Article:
“Learning new skills may take longer and the process may look different for your child from their peers, but despite these differences, your child will keep learning and will thrive.”

What You’ll Learn
  • What is a developmental delay?
  • How is a developmental delay identified?
  • What does a developmental delay mean for my child?

Children grow and develop at their own pace, but what if you notice your child is consistently not meeting their developmental milestones? As your child’s parent, you know your child best—if you are concerned about your child’s development, trust your instincts and seek support from a trusted professional. The sooner you are able to coordinate this support, the better it will be for your mental health and your child’s development.


Developmental Delay

Children reach developmental milestones at their own pace, but ongoing or repeated delays in reaching their milestones can be a sign of potential challenges. When a child’s learning capacity is significantly limited, impaired or delayed in one or more areas of development—including language, cognition, physical, social, emotional, or adaptive functioning—this is considered a developmental delay. A global developmental delay refers to children who experience a significant delay in at least two or more areas. According to the Centers for Disease Control and Prevention, about 17% of children between ages 3 and 17 have one or more developmental disabilities.

There is not one cause for a developmental delay, and in many cases, the cause is unknown; however, there are certain factors that may contribute to this experience:

  • Genetic or hereditary conditions
  • Complications during pregnancy and birth
  • Physical illness
  • Family stress or trauma 
  • Exposure to toxic substances


Identifying a Developmental Delay

You may be able to notice signs of a developmental delay as early as infancy, but in some cases, these signs may not be noticeable until your child reaches school age. A developmental delay is identified through play-based assessments that identify the child’s strengths and needs. Typically, the process begins with a development screening to determine whether further evaluation is necessary. If the screening suggests a potential delay, a more in-depth developmental evaluation will be conducted by a trained professional (e.g. a developmental pediatrician, neurologist, or psychologist). Once this process is complete, appropriate services that meet the needs of your child and family will be determined.


Support and Resources

Treatment and support for developmental delays vary and may change as your child learns and grows. Early intervention services are available to children between birth to age three and help children reach their full potential—more on this in our next blog post! Children who continue to demonstrate a developmental delay past age three are also entitled to a free and appropriate education based on their needs. Your child may receive support from some or all of the following professionals:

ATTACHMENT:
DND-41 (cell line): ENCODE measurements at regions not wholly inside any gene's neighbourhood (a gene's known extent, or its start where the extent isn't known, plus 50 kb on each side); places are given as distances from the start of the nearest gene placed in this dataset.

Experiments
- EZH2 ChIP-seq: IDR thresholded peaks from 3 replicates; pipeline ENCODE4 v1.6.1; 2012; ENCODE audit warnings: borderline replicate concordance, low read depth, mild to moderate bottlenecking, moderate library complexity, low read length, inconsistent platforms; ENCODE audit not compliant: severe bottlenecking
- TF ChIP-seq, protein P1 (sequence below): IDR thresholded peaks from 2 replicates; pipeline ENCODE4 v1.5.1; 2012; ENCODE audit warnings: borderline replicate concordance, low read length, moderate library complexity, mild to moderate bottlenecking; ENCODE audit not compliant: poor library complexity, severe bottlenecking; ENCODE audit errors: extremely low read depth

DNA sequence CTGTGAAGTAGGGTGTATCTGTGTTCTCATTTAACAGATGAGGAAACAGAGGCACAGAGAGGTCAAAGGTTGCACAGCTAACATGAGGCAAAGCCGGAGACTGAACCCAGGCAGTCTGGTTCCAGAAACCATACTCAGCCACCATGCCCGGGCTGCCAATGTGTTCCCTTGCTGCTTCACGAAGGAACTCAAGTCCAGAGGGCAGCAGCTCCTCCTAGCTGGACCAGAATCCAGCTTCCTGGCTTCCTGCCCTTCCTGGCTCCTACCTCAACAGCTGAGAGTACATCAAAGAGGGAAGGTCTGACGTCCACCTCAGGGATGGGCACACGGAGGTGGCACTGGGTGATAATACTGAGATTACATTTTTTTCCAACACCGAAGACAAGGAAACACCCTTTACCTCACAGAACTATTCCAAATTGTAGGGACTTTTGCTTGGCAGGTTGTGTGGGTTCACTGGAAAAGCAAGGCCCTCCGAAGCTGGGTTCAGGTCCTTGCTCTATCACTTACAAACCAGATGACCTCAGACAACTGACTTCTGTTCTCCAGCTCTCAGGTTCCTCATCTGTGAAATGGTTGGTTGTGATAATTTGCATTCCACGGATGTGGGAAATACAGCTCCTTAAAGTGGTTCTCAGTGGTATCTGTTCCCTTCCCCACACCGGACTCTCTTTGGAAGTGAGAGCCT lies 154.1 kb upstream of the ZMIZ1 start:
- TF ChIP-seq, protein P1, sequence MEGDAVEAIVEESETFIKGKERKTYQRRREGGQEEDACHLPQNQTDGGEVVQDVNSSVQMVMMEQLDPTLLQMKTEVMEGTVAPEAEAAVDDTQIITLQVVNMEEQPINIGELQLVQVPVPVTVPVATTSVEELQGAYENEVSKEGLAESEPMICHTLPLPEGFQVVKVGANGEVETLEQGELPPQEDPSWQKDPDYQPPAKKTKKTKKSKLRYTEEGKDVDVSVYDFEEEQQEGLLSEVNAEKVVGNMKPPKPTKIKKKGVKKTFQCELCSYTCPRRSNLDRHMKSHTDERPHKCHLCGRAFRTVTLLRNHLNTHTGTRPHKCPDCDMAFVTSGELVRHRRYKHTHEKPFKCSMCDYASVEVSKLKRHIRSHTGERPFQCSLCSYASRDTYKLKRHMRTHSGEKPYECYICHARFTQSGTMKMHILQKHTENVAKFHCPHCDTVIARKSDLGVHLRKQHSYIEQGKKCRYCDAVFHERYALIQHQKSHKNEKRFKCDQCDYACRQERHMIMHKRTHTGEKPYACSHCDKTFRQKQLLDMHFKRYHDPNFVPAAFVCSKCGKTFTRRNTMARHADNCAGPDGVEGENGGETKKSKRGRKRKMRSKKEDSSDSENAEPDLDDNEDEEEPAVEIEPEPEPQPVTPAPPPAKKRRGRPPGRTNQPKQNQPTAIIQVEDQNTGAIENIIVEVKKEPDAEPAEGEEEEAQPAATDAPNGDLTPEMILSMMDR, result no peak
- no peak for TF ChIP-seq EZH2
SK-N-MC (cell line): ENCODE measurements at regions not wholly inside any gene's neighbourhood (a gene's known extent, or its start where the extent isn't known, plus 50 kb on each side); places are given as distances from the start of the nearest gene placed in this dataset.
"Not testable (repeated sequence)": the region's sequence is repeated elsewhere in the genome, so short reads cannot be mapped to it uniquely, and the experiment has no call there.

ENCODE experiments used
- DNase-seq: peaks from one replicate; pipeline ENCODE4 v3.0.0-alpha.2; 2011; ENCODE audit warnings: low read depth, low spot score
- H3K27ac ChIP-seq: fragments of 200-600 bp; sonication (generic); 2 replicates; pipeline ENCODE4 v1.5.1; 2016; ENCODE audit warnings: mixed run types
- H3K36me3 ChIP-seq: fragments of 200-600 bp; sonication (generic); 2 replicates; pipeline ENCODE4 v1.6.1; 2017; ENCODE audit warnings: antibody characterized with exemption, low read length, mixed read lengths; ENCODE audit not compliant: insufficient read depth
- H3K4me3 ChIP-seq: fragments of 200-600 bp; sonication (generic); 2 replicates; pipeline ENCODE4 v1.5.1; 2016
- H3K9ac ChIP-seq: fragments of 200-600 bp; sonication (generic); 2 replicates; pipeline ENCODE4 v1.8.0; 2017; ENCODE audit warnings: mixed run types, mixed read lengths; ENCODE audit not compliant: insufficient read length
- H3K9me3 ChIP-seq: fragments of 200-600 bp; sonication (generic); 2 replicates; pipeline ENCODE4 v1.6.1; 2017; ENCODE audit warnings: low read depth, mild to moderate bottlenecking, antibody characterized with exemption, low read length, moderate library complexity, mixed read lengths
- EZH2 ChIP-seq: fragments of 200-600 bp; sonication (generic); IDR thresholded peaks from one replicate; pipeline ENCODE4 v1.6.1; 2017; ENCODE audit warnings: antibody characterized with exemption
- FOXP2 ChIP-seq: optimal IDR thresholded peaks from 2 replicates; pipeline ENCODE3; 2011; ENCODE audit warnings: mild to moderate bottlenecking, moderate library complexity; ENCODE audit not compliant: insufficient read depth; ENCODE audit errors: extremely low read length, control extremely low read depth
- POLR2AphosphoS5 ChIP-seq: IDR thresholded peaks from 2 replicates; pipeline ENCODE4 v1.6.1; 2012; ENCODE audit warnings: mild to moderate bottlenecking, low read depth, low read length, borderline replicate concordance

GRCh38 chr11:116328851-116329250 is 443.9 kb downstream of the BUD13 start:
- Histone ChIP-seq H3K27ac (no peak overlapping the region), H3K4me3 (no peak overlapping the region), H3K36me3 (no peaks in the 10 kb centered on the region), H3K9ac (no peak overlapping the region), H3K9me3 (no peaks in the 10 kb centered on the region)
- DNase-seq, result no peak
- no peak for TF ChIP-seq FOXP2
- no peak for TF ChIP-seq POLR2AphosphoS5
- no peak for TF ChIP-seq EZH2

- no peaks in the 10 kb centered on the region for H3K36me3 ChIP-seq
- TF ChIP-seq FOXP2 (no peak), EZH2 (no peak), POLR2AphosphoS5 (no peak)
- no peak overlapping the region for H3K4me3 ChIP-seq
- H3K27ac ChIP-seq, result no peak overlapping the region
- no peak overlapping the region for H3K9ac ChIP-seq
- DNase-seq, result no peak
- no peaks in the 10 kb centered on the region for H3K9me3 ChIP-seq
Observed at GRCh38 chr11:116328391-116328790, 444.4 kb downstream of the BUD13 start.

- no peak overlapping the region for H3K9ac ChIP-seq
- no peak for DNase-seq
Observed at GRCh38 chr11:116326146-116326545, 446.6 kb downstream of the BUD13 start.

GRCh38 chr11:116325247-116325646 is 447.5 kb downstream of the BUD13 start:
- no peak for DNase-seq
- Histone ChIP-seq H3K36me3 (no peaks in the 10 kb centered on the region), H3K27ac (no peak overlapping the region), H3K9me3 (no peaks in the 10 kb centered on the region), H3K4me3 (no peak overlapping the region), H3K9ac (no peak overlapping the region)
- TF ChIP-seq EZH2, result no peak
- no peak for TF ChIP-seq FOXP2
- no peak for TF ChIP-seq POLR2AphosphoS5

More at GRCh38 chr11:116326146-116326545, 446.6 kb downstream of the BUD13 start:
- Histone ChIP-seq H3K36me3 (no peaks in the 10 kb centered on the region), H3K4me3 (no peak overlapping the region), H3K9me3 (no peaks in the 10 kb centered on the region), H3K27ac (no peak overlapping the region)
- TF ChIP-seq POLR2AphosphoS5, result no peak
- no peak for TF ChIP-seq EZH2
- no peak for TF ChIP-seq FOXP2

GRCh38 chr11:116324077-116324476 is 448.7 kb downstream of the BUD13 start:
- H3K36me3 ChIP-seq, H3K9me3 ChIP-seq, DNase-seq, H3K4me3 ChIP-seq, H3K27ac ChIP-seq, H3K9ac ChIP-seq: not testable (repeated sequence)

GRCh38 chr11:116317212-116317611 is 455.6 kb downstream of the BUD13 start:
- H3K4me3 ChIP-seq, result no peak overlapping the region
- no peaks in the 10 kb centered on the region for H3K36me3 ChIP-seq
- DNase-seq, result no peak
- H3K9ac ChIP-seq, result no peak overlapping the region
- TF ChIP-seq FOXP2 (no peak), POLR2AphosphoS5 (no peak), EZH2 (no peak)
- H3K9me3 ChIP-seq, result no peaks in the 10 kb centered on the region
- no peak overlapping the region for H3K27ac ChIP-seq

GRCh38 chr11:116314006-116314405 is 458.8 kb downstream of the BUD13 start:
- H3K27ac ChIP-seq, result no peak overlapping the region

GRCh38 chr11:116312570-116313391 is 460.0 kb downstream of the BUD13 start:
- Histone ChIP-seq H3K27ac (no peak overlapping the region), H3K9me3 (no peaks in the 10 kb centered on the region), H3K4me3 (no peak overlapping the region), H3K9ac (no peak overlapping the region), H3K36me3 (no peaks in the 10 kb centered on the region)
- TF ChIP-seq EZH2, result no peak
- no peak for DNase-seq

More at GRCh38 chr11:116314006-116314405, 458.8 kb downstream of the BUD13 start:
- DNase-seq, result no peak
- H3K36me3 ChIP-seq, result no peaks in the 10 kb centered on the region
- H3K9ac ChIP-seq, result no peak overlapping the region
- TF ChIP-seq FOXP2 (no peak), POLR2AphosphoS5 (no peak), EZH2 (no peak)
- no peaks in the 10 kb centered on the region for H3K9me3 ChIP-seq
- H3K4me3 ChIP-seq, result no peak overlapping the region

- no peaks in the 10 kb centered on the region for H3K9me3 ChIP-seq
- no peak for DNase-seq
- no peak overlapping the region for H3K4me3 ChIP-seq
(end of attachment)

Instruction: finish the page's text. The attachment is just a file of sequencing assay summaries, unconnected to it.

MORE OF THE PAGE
• Audiologists
  • Occupational therapists
  • Physiotherapists
  • Psychologists
  • Social workers
  • Speech pathologists

It can feel overwhelming to learn that your child might have a developmental delay and we, at SolBe, are here to support you in navigating this process. Learning new skills may take longer and the process may look different for your child from their peers, but despite these differences, your child will keep learning and will thrive.


Empowering Takeaways

  • Developmental delays refer to significant delays in learning and development.
  • A developmental delay is diagnosed through a screening and evaluation process.
  • A developmental delay diagnosis does not predict future ability or intelligence.


Be vibrant and keep thriving!

This article was last reviewed or updated on March 4, 2024.

About the author: Rebecca is the Director at SolBe Learning. Rebecca has worked in the field of early education for over six years, with a passion for supporting the optimal development of young children and families. Rebecca holds a B.A. in early childhood education and sociology as well as an M.A. and license in school counseling.



Boston Children’s Hospital. (n.d.). What is a developmental delay? https://www.childrenshospital.org/conditions/developmental-disabilities#related 

Choo, Y. Y., Agarwal, P., How, C. H., & Yeleswarapu, S. P. (2019). Developmental delay: Identification and management at primary care level. Singapore Medical Journal, 60(3).

Ozkan, M., Senel, S., Arslan, E. A., & Karacan, C. D. (2012). The socioeconomic and biological risk factors for developmental delay in early childhood. Springer-Verlag

Yale Medicine. (n.d.). Developmental delay. https://www.yalemedicine.org/conditions/developmental-delay